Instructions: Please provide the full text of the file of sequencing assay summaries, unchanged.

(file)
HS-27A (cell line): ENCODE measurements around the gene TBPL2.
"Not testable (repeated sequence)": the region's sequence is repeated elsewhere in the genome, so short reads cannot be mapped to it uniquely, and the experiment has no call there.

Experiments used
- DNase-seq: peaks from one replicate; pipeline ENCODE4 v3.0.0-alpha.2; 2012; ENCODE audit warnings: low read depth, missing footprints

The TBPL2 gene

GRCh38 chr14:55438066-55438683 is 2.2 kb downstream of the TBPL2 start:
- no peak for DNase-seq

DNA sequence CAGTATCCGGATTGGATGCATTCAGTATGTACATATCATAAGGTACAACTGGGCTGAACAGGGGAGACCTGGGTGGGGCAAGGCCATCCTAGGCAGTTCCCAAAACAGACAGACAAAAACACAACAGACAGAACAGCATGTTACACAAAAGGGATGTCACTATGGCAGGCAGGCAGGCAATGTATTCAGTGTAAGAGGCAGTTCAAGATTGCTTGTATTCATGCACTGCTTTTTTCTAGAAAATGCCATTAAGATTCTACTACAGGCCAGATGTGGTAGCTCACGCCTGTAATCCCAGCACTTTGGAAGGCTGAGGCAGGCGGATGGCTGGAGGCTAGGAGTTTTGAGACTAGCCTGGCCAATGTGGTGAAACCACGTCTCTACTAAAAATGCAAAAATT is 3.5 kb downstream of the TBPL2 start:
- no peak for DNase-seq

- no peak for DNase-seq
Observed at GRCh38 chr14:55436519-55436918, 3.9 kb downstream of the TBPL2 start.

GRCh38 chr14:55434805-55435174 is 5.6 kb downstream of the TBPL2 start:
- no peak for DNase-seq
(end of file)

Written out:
HS-27A (cell line): ENCODE measurements around the gene TBPL2.
"Not testable (repeated sequence)": the region's sequence is repeated elsewhere in the genome, so short reads cannot be mapped to it uniquely, and the experiment has no call there.

Experiments used
- DNase-seq: peaks from one replicate; pipeline ENCODE4 v3.0.0-alpha.2; 2012; ENCODE audit warnings: low read depth, missing footprints

The TBPL2 gene

GRCh38 chr14:55438066-55438683 is 2.2 kb downstream of the TBPL2 start:
- no peak for DNase-seq

DNA sequence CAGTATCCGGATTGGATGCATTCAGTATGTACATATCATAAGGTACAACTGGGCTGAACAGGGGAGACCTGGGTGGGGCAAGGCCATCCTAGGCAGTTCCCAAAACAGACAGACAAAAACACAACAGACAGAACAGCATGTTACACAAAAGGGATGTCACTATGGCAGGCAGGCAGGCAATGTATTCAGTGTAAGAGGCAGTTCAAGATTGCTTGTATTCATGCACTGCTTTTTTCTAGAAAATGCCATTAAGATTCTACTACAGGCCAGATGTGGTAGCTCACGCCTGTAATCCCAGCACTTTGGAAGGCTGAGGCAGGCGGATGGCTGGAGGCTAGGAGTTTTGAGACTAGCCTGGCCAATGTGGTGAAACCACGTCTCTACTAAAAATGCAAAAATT is 3.5 kb downstream of the TBPL2 start:
- no peak for DNase-seq

- no peak for DNase-seq
Observed at GRCh38 chr14:55436519-55436918, 3.9 kb downstream of the TBPL2 start.

GRCh38 chr14:55434805-55435174 is 5.6 kb downstream of the TBPL2 start:
- no peak for DNase-seq